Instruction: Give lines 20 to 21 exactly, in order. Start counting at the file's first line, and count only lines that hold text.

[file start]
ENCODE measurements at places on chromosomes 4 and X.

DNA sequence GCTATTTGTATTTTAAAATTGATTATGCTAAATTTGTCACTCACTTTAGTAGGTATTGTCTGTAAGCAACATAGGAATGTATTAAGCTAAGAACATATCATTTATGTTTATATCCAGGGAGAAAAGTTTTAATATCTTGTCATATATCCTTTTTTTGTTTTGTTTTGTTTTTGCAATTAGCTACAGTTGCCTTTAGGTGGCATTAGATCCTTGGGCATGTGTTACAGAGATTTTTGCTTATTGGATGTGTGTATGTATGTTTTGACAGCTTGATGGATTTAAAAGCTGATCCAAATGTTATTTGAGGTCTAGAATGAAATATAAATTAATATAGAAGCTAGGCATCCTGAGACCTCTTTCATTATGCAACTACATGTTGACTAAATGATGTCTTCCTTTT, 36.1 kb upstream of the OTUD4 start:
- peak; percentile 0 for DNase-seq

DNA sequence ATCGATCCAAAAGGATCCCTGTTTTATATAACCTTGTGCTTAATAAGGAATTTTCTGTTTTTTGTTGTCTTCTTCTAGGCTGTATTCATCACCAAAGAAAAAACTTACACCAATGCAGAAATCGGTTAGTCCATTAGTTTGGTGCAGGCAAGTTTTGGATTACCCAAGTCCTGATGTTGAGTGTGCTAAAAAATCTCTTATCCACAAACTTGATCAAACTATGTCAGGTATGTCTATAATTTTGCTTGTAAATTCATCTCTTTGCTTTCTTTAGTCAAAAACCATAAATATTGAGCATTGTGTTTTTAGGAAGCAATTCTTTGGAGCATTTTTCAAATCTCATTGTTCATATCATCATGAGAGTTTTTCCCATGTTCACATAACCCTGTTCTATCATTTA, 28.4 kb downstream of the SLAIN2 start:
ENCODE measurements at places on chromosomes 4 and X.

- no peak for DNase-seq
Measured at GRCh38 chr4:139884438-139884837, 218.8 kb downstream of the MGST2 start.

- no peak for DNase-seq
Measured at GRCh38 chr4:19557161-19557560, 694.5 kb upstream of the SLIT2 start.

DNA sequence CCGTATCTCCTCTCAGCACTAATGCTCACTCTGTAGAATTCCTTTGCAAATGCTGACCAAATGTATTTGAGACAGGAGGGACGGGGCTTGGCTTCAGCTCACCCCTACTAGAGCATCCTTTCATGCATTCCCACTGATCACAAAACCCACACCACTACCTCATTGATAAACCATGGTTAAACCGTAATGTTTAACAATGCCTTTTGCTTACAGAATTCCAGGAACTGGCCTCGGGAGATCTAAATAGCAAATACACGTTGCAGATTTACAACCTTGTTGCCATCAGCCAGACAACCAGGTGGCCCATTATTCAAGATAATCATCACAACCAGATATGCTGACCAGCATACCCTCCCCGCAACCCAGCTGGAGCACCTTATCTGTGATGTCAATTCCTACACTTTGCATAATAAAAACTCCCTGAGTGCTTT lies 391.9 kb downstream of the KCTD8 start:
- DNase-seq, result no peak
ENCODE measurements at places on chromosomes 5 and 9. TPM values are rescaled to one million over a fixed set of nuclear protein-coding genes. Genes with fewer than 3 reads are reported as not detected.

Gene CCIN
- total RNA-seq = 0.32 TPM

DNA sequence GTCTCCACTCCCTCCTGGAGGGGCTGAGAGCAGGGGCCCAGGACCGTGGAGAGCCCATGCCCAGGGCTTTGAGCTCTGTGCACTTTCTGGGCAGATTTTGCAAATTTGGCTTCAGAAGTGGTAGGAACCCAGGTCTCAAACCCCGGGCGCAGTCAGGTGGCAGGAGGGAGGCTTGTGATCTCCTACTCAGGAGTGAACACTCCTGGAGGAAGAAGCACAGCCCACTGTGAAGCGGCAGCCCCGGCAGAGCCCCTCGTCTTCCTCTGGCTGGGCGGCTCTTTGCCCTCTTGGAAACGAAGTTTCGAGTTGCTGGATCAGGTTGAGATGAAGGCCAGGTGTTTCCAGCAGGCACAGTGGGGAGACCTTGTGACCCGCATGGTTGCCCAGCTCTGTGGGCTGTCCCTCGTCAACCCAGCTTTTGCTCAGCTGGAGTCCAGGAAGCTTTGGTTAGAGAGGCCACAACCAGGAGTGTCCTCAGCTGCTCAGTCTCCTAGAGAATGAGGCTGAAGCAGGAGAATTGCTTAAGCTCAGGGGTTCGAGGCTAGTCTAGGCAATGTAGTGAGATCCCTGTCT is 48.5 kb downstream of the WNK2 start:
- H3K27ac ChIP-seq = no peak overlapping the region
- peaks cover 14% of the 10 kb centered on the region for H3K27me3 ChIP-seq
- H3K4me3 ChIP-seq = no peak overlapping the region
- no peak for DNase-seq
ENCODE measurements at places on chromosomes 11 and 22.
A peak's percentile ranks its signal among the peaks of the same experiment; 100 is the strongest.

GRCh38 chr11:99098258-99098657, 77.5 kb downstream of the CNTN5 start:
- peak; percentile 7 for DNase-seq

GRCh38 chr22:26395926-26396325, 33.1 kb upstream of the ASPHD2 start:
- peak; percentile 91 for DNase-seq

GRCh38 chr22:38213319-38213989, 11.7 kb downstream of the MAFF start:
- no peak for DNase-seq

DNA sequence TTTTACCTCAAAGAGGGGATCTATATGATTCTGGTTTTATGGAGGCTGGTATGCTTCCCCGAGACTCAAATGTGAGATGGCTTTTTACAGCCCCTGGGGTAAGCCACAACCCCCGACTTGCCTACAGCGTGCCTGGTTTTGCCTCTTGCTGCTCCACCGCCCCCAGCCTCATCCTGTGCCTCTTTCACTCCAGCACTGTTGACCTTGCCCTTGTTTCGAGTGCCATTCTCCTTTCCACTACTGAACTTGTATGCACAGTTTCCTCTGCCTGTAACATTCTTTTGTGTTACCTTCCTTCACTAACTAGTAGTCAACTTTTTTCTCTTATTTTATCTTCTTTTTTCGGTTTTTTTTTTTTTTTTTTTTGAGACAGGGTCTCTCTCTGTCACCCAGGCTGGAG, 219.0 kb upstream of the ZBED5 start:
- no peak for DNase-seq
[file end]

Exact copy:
ENCODE measurements at places on chromosomes 11 and 22.
A peak's percentile ranks its signal among the peaks of the same experiment; 100 is the strongest.